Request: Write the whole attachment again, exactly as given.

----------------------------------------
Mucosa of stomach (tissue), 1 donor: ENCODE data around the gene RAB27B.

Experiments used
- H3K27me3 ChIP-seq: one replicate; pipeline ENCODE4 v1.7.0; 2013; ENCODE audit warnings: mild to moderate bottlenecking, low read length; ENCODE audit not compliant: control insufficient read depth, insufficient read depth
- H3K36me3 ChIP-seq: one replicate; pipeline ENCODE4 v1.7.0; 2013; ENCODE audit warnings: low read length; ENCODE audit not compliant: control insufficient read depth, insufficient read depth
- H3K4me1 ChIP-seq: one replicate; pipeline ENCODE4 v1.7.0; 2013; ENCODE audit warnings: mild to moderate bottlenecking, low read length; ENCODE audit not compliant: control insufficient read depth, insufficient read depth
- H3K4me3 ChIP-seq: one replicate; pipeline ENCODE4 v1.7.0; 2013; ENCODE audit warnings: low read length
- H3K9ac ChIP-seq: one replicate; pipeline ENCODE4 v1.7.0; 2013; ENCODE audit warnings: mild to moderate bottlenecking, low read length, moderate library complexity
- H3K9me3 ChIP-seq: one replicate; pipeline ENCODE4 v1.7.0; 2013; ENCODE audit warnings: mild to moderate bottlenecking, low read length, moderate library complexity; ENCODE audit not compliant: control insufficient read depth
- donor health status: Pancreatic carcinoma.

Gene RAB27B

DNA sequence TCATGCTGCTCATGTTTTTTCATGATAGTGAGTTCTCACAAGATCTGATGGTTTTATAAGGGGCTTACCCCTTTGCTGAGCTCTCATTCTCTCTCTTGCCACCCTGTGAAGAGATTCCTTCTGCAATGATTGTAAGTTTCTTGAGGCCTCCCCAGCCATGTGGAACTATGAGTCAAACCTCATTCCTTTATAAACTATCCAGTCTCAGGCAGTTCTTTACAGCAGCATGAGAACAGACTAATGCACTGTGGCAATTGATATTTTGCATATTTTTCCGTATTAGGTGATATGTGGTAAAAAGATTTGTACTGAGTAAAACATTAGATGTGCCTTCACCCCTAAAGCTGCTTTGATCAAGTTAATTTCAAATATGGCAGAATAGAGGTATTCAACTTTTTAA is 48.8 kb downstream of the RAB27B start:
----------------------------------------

Mucosa of stomach (tissue), 1 donor: ENCODE data around the gene RAB27B.

Experiments used
- H3K27me3 ChIP-seq: one replicate; pipeline ENCODE4 v1.7.0; 2013; ENCODE audit warnings: mild to moderate bottlenecking, low read length; ENCODE audit not compliant: control insufficient read depth, insufficient read depth
- H3K36me3 ChIP-seq: one replicate; pipeline ENCODE4 v1.7.0; 2013; ENCODE audit warnings: low read length; ENCODE audit not compliant: control insufficient read depth, insufficient read depth
- H3K4me1 ChIP-seq: one replicate; pipeline ENCODE4 v1.7.0; 2013; ENCODE audit warnings: mild to moderate bottlenecking, low read length; ENCODE audit not compliant: control insufficient read depth, insufficient read depth
- H3K4me3 ChIP-seq: one replicate; pipeline ENCODE4 v1.7.0; 2013; ENCODE audit warnings: low read length
- H3K9ac ChIP-seq: one replicate; pipeline ENCODE4 v1.7.0; 2013; ENCODE audit warnings: mild to moderate bottlenecking, low read length, moderate library complexity
- H3K9me3 ChIP-seq: one replicate; pipeline ENCODE4 v1.7.0; 2013; ENCODE audit warnings: mild to moderate bottlenecking, low read length, moderate library complexity; ENCODE audit not compliant: control insufficient read depth
- donor health status: Pancreatic carcinoma.

Gene RAB27B

DNA sequence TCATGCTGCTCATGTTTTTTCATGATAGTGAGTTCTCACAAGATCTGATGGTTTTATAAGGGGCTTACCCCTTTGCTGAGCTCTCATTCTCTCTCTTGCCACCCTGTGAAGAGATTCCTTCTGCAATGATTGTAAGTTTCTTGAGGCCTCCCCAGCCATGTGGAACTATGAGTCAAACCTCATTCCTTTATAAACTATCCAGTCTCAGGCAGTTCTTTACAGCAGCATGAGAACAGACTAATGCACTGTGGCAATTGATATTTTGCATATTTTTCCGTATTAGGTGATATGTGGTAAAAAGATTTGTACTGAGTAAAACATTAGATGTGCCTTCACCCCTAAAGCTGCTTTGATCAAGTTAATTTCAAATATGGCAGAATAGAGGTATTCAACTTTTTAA is 48.8 kb downstream of the RAB27B start: